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Identifying GIN Infections in Your Herd/Flock
In addition to the clinical signs listed on the Overview of Gastrointestinal Nematodes (GIN) page, there are several ways GIN can be identified in your herd or flock.
Fecal Egg Counts
Diagnosis of GIN parasitism is done by collecting manure samples from animals that are grazing pasture and examining the feces under the microscope to determine if eggs are present.
Fecal analyses can help with:
- Evaluating parasite burden to decide if treatment is warranted
- Detecting and monitoring infections in healthy-looking animals and making a diagnosis in sick animals
- Choosing the best medication that targets the specific parasite present
- Determining the effectiveness of a treatment
- Take a sample prior to treatment and a predetermined period after treatment
Unfortunately, there are limitations to fecal egg counts. Counts are greatly influenced by the season in which the samples were taken, as well as the species of parasite that is suspected to be present. Other tools that can be useful in diagnosing gastrointestinal parasitism includes the Five Point Check system.
The Five Point Check System
The Five Point Check is a systematic way to examine and evaluate signs that are present when a parasite is affecting a small ruminant species. It involves monitoring the nose, eye, jaw, back or topline, and tail in a systematic manner to identify those animals that may require targeted treatment with an anthelmintic1.
Nose (Nasal Discharge)
Although not a clinical sign that is always representative of a GIN infection, nasal discharge could indicate an infection with other parasites such as nasal bots or Oestrus ovis. This is not a sign that is specific to parasites. It could also be present with respiratory disease and/or pneumonia. Hence, it is important to rule out other causes prior to treating animals only displaying signs of nasal discharge.
Eye (Anemia) – FAMACHA Scoring
For the barber pole worm, Haemonchus, an incredibly important indicator for its presence is anemia — your sheep or goat will be pale, lethargic, and weak because of blood loss. This can be monitored using the FAMACHA scoring system, where individual animals are scored according to the appearance of their ocular mucous membranes (the fleshy portions of the inner eyelids) every 2-3 weeks. This is normally done when Haemonchus is a problem in the herd/flock. FAMACHA score cards can be sent to producers after they have completed an online training module.
For more information, visit Ontario Sheep.
It allows for a deworming approach targeting only those animals that are affected with Haemonchus. Animals that are a score of 1 and 2 do not require treatment, whereas those with a 3 should be monitored closely. If an animal scores a 4 or 5, it should be treated immediately with an anthelmintic, as it is clinically anemic2.
Most GIN parasites will feed on protein. In severe infections, protein levels can drop to very low levels. When protein levels are low, blood vessels will leak out fluid which gathers under the skin producing a swollen area under the jaw termed “bottle jaw”. This clinical sign indicates that advanced disease and a heavy worm burden is present.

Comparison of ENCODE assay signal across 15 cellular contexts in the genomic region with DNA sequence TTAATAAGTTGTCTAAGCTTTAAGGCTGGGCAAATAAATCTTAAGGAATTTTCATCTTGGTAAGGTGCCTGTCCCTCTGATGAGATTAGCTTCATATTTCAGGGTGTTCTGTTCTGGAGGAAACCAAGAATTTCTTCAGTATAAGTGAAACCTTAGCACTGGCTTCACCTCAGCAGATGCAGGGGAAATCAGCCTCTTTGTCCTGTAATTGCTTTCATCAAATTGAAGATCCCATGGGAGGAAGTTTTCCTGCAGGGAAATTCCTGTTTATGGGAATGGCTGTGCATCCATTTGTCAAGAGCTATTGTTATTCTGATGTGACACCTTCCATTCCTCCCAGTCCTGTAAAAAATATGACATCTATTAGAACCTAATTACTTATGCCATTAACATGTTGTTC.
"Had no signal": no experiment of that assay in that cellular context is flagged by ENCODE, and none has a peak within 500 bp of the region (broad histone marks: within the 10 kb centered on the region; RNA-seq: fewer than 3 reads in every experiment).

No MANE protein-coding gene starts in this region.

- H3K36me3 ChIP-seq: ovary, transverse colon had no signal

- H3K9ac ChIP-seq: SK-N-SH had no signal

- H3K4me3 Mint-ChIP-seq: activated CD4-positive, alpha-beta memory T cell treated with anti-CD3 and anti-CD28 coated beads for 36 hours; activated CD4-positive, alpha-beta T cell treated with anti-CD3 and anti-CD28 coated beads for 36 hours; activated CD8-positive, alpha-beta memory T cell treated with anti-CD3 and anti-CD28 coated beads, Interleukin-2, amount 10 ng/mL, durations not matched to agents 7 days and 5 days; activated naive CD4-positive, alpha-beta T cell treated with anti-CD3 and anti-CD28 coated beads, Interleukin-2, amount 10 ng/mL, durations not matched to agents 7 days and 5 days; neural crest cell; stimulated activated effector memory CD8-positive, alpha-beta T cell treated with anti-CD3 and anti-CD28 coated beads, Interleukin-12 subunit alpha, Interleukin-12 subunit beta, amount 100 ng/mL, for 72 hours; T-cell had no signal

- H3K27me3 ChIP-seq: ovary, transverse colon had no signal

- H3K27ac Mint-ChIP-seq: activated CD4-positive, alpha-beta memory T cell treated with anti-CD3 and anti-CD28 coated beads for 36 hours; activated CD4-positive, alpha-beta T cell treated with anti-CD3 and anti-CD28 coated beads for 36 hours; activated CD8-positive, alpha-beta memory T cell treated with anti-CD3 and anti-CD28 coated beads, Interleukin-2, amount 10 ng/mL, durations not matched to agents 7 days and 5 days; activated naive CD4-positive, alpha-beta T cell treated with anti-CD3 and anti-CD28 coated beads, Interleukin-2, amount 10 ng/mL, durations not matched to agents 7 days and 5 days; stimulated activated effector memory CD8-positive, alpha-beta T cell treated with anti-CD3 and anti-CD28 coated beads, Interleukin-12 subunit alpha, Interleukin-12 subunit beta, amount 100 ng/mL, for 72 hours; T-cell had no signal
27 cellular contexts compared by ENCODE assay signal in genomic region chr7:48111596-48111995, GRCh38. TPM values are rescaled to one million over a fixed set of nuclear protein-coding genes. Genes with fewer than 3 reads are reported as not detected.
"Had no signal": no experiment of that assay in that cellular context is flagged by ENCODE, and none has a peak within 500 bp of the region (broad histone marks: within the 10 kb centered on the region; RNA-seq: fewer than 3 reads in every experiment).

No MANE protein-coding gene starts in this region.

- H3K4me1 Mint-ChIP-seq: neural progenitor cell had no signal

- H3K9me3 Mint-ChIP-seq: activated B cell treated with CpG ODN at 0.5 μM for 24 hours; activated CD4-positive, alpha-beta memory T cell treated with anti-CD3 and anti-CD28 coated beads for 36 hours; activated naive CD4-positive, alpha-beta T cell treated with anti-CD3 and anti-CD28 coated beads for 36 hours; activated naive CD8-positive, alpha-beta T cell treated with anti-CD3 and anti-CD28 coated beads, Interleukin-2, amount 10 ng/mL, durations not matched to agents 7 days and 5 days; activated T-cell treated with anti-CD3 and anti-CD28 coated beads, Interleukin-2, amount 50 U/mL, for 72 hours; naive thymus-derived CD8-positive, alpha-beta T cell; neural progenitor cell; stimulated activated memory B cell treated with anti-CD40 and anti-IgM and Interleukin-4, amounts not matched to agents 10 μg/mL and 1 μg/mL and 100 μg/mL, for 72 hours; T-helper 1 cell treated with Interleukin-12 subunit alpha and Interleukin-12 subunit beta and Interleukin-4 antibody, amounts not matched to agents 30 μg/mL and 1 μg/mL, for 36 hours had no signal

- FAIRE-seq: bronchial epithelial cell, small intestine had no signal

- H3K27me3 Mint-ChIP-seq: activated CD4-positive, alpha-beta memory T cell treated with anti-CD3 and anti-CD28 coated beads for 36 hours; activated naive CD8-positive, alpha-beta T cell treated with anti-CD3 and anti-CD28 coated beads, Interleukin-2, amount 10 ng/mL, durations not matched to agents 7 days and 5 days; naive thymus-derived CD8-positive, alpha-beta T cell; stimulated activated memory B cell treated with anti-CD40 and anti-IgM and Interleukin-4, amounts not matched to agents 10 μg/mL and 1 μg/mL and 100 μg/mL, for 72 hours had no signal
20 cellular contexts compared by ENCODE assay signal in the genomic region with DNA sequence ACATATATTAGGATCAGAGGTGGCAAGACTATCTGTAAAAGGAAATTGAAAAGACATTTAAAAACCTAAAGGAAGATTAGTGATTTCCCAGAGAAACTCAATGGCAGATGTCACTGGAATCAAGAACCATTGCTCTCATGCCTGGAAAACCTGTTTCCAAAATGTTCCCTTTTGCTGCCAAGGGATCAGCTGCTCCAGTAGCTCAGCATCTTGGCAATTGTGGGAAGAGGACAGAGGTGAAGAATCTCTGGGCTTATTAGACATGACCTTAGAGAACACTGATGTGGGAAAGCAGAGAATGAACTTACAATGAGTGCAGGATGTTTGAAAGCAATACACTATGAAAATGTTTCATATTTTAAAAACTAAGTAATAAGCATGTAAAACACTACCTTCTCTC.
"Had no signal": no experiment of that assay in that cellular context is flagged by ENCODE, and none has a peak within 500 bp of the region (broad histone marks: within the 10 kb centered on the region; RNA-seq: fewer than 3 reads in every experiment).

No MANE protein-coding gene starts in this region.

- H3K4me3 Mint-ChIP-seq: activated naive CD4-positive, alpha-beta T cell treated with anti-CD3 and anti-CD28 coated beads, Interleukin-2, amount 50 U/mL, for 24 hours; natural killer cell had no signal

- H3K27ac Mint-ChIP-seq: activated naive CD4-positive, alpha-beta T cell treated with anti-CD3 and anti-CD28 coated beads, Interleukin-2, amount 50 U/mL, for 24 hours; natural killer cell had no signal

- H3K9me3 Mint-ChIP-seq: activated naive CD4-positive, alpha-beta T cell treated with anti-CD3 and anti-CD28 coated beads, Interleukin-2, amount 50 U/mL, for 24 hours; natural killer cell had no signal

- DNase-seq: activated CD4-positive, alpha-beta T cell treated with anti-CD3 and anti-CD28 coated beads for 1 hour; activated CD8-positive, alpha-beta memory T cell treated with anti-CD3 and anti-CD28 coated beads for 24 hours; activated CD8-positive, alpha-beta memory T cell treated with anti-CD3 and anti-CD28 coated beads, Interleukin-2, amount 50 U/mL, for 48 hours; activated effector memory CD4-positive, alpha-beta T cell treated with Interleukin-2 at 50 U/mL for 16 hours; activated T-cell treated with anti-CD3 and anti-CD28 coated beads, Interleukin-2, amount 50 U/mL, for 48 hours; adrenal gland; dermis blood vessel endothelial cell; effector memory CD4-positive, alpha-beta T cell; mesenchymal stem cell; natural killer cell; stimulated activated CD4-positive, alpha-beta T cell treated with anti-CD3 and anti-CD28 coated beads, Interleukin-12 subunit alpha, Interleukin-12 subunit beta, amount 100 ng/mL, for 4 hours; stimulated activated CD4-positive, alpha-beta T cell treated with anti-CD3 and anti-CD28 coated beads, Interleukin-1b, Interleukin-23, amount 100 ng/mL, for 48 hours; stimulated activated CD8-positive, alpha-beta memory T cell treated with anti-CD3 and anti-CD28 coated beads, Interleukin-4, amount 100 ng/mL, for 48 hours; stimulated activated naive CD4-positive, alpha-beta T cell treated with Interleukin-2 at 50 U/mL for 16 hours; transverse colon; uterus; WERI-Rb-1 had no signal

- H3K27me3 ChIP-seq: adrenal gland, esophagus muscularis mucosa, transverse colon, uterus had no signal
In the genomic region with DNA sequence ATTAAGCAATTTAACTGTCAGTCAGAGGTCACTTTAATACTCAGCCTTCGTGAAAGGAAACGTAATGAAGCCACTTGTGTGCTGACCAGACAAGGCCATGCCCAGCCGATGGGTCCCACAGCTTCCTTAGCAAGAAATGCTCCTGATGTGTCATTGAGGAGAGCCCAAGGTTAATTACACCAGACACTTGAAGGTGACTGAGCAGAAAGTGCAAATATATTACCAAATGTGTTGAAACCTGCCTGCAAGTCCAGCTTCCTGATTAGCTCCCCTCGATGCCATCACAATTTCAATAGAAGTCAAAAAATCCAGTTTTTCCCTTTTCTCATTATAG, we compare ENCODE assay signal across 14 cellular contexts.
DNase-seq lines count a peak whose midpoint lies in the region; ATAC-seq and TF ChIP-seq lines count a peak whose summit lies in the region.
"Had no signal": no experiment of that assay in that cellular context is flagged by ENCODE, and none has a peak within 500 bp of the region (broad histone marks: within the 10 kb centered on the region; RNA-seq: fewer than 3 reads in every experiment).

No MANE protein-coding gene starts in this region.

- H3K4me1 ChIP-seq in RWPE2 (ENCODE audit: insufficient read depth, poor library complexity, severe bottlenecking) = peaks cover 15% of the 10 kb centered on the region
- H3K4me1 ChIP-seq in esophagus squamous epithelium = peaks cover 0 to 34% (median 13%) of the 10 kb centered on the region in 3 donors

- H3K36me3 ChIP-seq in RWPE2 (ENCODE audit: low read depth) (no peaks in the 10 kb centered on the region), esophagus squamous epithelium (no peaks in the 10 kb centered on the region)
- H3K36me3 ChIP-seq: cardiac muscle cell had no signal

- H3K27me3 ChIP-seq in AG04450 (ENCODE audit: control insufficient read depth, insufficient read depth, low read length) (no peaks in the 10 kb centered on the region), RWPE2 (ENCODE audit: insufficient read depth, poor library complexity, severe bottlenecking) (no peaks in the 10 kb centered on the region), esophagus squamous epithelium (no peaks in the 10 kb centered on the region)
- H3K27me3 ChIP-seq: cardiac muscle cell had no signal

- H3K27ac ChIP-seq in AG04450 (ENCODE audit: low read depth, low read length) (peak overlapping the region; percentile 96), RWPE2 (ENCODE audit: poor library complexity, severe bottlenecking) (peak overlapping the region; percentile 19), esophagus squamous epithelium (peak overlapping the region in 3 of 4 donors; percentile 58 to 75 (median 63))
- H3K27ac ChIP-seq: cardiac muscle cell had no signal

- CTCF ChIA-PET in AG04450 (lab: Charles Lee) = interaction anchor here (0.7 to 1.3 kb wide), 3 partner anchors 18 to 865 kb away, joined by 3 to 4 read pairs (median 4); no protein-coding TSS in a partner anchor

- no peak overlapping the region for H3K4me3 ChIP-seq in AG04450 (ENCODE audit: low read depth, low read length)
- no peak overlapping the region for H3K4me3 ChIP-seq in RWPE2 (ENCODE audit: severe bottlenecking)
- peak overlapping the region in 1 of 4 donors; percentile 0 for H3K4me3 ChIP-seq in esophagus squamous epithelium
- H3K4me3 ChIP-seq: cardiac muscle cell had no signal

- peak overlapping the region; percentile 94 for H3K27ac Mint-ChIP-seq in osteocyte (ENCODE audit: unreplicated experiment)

Back (Body Condition Scoring)
When animals are within a group that is in a similar production stage, they should have a similar body condition score (BCS). It’s assumed that the body condition reflects the level of nutrition, feed efficiency and conversion, as well as the demands on the animal given its production stage, such as growth, pregnancy, or lactation. However, if the condition score varies by more than one unit score within a particular group, there might be a chronic disease at play in the group (e.g. gastrointestinal parasitism). Groups should be relatively uniform, given that they are managed in the same way.
There is a long list of factors that could impact condition loss causing variation. These additional factors (e.g. poor pasture, coccidiosis, pneumonia, Johne’s disease) need to also be evaluated as well. Work with your veterinarian to rule in or out different potential causes of non-uniform production groups.
Tail (DAG scoring) in Sheep Flocks
Some parasitic infections cause diarrhea. DAG scoring is a way to objectively evaluate the number of animals in your flock that have diarrhea. When animals have diarrhea it will cling to the wool. DAG is fecal contamination of the wool surrounding the tail and hindquarters. These animals are at risk of developing flystrike, where flies lay eggs on skin or wool contaminated with manure. These eggs will develop into maggots that can infect the skin and wool of the affected area.
Similar to some of the other signs in the Five Point Check, other factors can influence the fecal consistency of the animals including diet, stress, and other pathogens.
Final Note on GIN Diagnosis
Monitoring your flock for signs of parasitism is a requirement as per the Code of Practice for the Care and Handling of Sheep. The Five Point Check and fecal egg counts are examples of ways to determine if your flock is affected by parasitism. Work with your veterinarian to determine the best strategy for managing the risk associated with parasites in your herd/flock and strategically deworm to preserve the use of deworming medications for future use.
- Bath, G.F., and J.A. van Wyk. 2009. The Five Point Check for targeted selective treatment of internal parasites in small ruminants. Small Ruminant Research. 86:6-13.
- Fleming, S.A., T. Craig, R.M. Kaplan, J.E. Miller, C. Navarre, and M. Rings. 2006. Anthelmintic resistance of gastrointestinal parasites in small ruminants. J. Vet. Intern.